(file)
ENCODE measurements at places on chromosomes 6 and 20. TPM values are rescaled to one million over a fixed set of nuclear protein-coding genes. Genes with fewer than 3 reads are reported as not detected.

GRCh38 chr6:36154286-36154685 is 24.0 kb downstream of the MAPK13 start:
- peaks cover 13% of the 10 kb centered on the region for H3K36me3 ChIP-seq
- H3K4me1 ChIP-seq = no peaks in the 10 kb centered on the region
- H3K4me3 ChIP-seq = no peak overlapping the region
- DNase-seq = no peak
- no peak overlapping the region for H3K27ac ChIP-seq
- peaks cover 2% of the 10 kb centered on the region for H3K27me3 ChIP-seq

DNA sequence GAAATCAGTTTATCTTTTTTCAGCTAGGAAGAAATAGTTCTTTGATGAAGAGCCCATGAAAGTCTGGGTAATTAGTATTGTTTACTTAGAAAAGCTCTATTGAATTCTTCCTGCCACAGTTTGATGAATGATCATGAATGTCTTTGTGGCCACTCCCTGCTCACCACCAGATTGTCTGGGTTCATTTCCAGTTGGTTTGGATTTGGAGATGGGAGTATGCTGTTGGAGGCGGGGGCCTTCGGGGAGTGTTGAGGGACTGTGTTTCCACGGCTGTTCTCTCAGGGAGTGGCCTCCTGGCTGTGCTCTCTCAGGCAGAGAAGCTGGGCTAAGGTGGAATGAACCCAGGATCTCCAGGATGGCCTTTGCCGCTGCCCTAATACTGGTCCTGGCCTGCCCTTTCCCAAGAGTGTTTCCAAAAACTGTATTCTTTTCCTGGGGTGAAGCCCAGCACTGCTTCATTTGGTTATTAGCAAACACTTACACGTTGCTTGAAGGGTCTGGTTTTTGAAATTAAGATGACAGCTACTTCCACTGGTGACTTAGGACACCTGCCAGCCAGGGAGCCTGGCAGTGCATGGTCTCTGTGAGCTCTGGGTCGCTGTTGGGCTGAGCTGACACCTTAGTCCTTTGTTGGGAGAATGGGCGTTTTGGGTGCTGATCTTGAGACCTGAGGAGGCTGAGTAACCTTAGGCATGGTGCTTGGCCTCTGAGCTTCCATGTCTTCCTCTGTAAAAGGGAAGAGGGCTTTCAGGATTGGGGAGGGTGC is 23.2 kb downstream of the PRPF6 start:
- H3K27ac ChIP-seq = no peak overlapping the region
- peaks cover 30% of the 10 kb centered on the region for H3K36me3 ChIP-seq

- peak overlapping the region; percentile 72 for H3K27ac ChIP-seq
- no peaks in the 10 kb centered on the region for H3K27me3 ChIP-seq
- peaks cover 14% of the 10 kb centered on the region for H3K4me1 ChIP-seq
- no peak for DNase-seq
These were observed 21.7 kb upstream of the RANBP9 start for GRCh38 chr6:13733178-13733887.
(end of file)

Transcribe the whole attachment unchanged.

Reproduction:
ENCODE measurements at places on chromosomes 6 and 20. TPM values are rescaled to one million over a fixed set of nuclear protein-coding genes. Genes with fewer than 3 reads are reported as not detected.

GRCh38 chr6:36154286-36154685 is 24.0 kb downstream of the MAPK13 start:
- peaks cover 13% of the 10 kb centered on the region for H3K36me3 ChIP-seq
- H3K4me1 ChIP-seq = no peaks in the 10 kb centered on the region
- H3K4me3 ChIP-seq = no peak overlapping the region
- DNase-seq = no peak
- no peak overlapping the region for H3K27ac ChIP-seq
- peaks cover 2% of the 10 kb centered on the region for H3K27me3 ChIP-seq

DNA sequence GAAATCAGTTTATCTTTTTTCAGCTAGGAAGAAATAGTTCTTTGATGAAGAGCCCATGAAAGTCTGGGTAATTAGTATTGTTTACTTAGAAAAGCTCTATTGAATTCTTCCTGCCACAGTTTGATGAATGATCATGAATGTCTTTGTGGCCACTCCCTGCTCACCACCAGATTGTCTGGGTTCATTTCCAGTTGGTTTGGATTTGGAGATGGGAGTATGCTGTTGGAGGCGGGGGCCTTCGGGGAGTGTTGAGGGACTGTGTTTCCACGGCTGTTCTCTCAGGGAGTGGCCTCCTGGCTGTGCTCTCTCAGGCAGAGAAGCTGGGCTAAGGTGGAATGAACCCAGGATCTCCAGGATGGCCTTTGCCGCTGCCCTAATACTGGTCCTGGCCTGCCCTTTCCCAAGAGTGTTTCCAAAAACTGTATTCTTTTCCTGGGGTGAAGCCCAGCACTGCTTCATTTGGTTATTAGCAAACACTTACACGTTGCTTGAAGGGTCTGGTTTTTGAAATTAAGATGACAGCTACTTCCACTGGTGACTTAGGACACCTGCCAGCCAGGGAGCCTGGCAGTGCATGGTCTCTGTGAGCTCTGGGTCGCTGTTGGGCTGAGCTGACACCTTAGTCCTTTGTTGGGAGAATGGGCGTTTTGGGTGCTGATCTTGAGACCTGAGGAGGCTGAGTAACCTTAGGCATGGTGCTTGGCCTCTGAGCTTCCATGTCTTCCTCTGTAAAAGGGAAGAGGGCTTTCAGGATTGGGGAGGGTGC is 23.2 kb downstream of the PRPF6 start:
- H3K27ac ChIP-seq = no peak overlapping the region
- peaks cover 30% of the 10 kb centered on the region for H3K36me3 ChIP-seq

- peak overlapping the region; percentile 72 for H3K27ac ChIP-seq
- no peaks in the 10 kb centered on the region for H3K27me3 ChIP-seq
- peaks cover 14% of the 10 kb centered on the region for H3K4me1 ChIP-seq
- no peak for DNase-seq
These were observed 21.7 kb upstream of the RANBP9 start for GRCh38 chr6:13733178-13733887.